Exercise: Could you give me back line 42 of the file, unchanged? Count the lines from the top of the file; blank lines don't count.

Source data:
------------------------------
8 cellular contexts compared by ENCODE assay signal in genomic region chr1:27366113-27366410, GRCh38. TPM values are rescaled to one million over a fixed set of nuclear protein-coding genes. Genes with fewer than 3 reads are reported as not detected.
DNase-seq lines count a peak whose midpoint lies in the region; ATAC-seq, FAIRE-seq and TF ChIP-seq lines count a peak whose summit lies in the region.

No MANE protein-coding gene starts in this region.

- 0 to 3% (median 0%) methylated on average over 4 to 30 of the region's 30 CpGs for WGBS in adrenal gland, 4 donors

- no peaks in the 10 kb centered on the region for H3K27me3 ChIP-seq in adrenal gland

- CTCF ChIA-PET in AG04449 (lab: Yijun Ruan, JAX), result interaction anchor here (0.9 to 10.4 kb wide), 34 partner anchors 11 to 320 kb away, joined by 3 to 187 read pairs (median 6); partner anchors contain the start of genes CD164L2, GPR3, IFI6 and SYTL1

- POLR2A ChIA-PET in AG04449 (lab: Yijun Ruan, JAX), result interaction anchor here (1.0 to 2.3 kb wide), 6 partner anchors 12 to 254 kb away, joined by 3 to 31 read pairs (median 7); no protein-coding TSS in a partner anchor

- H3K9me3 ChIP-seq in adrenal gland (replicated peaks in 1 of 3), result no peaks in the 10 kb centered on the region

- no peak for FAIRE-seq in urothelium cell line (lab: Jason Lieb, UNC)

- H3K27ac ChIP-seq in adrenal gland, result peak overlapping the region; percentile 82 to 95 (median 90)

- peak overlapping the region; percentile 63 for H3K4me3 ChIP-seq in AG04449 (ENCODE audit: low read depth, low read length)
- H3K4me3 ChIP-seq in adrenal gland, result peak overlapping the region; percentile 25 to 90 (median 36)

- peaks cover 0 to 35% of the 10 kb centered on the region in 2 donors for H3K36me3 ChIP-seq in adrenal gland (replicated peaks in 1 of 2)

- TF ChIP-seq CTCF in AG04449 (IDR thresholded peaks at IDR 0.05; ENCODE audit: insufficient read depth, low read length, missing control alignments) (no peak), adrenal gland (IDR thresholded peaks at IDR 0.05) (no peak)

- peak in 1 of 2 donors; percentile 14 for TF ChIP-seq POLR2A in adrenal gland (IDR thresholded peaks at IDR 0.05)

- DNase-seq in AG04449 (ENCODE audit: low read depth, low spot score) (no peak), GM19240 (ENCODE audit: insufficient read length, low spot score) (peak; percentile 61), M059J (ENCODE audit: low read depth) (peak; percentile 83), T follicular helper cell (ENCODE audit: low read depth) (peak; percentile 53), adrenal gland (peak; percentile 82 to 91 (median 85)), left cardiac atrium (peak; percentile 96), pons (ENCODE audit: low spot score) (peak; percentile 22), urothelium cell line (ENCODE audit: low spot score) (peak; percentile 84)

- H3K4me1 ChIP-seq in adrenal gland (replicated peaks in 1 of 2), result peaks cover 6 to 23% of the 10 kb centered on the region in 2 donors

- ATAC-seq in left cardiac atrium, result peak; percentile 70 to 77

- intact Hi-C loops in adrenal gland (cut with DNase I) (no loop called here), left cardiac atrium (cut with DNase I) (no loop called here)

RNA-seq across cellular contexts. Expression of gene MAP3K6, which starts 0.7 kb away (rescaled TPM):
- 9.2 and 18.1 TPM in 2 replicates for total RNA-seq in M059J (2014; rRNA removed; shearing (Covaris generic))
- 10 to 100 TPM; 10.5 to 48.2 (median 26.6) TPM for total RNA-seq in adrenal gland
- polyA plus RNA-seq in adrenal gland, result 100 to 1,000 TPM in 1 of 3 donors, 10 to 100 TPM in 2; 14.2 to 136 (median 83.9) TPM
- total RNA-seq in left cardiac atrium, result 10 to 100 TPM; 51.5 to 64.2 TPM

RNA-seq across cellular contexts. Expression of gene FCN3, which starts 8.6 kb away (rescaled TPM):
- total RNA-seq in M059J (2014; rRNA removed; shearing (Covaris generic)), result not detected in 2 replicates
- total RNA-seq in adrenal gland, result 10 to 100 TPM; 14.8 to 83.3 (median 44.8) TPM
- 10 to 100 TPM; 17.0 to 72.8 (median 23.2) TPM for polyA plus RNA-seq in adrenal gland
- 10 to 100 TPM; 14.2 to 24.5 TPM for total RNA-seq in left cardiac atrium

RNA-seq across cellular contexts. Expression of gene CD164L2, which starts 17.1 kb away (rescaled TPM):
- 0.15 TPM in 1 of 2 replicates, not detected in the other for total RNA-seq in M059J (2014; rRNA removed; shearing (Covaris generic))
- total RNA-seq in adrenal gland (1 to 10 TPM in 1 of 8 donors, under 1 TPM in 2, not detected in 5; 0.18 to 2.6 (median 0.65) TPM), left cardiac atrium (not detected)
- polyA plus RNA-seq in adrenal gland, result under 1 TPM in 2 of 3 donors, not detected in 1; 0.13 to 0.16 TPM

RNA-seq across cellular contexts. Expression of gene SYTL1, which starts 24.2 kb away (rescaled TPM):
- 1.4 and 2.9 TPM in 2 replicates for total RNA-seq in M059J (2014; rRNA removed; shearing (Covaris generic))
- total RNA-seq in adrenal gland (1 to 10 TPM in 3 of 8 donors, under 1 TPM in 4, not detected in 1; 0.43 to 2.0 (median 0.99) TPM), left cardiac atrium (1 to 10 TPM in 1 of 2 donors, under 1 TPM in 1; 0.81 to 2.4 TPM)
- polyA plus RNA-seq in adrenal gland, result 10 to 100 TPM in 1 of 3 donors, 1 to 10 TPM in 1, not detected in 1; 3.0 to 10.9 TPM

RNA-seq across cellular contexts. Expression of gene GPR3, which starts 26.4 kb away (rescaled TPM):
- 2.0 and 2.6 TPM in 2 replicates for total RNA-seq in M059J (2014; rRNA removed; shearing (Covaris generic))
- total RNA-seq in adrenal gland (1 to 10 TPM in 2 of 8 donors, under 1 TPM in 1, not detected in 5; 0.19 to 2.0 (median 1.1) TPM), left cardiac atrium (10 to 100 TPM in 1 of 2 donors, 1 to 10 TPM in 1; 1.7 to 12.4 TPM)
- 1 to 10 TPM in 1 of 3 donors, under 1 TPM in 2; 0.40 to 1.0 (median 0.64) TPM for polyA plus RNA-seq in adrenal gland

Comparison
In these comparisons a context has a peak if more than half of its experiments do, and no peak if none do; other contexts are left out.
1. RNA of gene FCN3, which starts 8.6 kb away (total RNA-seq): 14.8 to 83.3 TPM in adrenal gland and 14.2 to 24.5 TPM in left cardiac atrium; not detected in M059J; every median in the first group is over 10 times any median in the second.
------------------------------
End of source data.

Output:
Comparison